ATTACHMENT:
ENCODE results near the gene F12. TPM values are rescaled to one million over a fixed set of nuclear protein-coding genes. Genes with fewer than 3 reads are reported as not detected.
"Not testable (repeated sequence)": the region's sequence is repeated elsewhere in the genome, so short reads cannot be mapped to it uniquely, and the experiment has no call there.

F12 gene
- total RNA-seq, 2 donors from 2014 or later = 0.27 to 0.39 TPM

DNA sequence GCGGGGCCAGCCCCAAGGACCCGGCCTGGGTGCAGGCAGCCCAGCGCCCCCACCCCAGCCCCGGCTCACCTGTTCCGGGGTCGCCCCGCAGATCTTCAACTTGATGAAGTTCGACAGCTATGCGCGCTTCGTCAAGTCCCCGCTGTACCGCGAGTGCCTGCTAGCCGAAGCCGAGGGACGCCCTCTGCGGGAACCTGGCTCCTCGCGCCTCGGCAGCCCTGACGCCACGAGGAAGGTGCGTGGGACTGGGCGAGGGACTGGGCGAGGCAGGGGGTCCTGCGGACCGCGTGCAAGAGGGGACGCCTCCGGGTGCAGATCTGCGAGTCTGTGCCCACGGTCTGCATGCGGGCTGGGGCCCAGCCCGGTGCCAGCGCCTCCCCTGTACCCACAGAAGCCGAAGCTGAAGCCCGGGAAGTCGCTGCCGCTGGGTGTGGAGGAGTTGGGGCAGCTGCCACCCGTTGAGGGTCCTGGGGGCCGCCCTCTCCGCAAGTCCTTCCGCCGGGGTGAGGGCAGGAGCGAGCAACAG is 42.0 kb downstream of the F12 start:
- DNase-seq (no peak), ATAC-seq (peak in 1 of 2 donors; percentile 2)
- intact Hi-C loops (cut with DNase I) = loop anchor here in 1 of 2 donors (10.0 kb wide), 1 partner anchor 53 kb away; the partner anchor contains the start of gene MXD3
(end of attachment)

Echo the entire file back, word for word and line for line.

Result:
ENCODE results near the gene F12. TPM values are rescaled to one million over a fixed set of nuclear protein-coding genes. Genes with fewer than 3 reads are reported as not detected.
"Not testable (repeated sequence)": the region's sequence is repeated elsewhere in the genome, so short reads cannot be mapped to it uniquely, and the experiment has no call there.

F12 gene
- total RNA-seq, 2 donors from 2014 or later = 0.27 to 0.39 TPM

DNA sequence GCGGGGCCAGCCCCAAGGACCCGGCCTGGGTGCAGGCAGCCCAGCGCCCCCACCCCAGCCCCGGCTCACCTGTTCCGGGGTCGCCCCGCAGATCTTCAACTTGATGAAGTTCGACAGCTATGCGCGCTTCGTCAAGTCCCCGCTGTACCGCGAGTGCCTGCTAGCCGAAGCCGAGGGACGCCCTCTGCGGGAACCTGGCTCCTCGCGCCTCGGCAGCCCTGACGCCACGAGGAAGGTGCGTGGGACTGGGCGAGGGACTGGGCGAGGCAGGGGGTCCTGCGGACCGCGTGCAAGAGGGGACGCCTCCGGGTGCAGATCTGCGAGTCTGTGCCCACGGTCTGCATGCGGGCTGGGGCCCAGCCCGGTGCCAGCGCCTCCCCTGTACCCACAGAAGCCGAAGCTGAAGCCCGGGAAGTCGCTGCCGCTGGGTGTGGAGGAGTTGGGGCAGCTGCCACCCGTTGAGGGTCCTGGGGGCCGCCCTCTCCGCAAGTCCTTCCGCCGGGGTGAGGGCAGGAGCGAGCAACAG is 42.0 kb downstream of the F12 start:
- DNase-seq (no peak), ATAC-seq (peak in 1 of 2 donors; percentile 2)
- intact Hi-C loops (cut with DNase I) = loop anchor here in 1 of 2 donors (10.0 kb wide), 1 partner anchor 53 kb away; the partner anchor contains the start of gene MXD3